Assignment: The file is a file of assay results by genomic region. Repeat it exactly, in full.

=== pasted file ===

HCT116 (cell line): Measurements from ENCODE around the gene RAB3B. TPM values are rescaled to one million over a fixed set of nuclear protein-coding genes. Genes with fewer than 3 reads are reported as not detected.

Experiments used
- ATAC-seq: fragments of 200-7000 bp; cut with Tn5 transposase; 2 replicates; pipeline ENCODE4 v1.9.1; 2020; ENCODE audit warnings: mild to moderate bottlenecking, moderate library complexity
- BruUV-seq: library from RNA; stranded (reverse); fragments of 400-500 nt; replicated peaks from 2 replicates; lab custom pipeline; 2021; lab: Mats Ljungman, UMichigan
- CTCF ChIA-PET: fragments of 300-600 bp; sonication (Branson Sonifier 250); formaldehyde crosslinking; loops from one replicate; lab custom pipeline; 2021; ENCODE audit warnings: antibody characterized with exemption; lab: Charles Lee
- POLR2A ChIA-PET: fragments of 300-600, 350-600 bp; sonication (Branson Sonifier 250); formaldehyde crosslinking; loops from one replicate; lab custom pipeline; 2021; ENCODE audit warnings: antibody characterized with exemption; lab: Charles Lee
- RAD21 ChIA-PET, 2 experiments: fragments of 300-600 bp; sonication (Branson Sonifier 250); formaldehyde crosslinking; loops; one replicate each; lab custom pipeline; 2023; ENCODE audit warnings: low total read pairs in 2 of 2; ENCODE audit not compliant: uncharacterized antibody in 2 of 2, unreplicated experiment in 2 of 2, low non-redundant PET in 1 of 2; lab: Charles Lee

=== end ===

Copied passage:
HCT116 (cell line): Measurements from ENCODE around the gene RAB3B. TPM values are rescaled to one million over a fixed set of nuclear protein-coding genes. Genes with fewer than 3 reads are reported as not detected.

Experiments used
- ATAC-seq: fragments of 200-7000 bp; cut with Tn5 transposase; 2 replicates; pipeline ENCODE4 v1.9.1; 2020; ENCODE audit warnings: mild to moderate bottlenecking, moderate library complexity
- BruUV-seq: library from RNA; stranded (reverse); fragments of 400-500 nt; replicated peaks from 2 replicates; lab custom pipeline; 2021; lab: Mats Ljungman, UMichigan
- CTCF ChIA-PET: fragments of 300-600 bp; sonication (Branson Sonifier 250); formaldehyde crosslinking; loops from one replicate; lab custom pipeline; 2021; ENCODE audit warnings: antibody characterized with exemption; lab: Charles Lee
- POLR2A ChIA-PET: fragments of 300-600, 350-600 bp; sonication (Branson Sonifier 250); formaldehyde crosslinking; loops from one replicate; lab custom pipeline; 2021; ENCODE audit warnings: antibody characterized with exemption; lab: Charles Lee
- RAD21 ChIA-PET, 2 experiments: fragments of 300-600 bp; sonication (Branson Sonifier 250); formaldehyde crosslinking; loops; one replicate each; lab custom pipeline; 2023; ENCODE audit warnings: low total read pairs in 2 of 2; ENCODE audit not compliant: uncharacterized antibody in 2 of 2, unreplicated experiment in 2 of 2, low non-redundant PET in 1 of 2; lab: Charles Lee